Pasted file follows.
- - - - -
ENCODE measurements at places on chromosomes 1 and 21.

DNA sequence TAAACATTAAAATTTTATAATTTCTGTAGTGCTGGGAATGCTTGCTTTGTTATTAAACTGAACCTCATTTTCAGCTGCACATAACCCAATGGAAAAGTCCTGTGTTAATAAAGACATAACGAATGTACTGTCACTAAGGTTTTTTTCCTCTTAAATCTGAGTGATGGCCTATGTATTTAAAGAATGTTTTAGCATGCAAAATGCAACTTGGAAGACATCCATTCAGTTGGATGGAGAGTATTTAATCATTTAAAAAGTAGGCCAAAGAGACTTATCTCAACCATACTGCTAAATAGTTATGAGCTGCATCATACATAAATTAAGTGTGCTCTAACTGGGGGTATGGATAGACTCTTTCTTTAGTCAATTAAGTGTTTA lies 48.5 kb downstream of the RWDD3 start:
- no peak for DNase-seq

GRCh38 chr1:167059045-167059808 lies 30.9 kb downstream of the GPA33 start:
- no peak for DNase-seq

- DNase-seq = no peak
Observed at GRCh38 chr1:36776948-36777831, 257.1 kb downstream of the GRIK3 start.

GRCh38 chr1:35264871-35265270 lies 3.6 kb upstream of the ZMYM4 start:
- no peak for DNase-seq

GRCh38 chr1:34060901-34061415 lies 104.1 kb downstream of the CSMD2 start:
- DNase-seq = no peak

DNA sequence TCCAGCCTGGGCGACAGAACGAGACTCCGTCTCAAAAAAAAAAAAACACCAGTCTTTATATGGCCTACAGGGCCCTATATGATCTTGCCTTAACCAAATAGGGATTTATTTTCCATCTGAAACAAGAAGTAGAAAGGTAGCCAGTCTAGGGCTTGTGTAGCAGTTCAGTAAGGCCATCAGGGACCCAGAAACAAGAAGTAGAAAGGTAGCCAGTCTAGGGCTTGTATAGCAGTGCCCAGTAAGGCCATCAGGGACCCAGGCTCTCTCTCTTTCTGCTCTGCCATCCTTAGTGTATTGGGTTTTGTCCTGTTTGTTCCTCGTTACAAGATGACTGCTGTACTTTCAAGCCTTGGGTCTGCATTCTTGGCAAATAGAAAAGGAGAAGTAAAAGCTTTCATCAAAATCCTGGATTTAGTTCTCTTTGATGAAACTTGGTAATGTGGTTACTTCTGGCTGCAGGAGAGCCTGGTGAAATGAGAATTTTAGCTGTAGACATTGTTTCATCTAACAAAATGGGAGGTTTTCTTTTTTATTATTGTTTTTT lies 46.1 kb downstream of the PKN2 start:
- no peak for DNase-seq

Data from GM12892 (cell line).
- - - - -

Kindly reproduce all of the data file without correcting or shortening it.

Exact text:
ENCODE measurements at places on chromosomes 1 and 21.

DNA sequence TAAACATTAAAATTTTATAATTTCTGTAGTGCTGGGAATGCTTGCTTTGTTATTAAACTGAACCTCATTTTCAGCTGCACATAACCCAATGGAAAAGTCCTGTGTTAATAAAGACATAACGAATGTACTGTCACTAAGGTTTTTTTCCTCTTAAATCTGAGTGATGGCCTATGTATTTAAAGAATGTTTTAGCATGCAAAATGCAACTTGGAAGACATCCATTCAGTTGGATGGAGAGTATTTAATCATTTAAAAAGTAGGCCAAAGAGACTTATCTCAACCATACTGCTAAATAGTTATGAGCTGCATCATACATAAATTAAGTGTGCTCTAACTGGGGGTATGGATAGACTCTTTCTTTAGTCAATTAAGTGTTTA lies 48.5 kb downstream of the RWDD3 start:
- no peak for DNase-seq

GRCh38 chr1:167059045-167059808 lies 30.9 kb downstream of the GPA33 start:
- no peak for DNase-seq

- DNase-seq = no peak
Observed at GRCh38 chr1:36776948-36777831, 257.1 kb downstream of the GRIK3 start.

GRCh38 chr1:35264871-35265270 lies 3.6 kb upstream of the ZMYM4 start:
- no peak for DNase-seq

GRCh38 chr1:34060901-34061415 lies 104.1 kb downstream of the CSMD2 start:
- DNase-seq = no peak

DNA sequence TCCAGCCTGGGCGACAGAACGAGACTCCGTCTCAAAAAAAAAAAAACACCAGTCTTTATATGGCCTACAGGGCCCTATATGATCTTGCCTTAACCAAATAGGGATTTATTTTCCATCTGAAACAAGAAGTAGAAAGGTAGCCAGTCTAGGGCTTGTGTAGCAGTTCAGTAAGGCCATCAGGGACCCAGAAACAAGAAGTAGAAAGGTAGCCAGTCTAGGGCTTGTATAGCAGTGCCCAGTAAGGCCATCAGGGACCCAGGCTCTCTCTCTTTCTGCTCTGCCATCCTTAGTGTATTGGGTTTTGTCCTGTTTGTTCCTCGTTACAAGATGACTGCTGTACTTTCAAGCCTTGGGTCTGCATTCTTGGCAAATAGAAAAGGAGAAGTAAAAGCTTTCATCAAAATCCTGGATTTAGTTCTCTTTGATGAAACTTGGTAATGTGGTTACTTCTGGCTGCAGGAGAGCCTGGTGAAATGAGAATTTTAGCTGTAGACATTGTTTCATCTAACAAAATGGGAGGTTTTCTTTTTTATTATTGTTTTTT lies 46.1 kb downstream of the PKN2 start:
- no peak for DNase-seq

Data from GM12892 (cell line).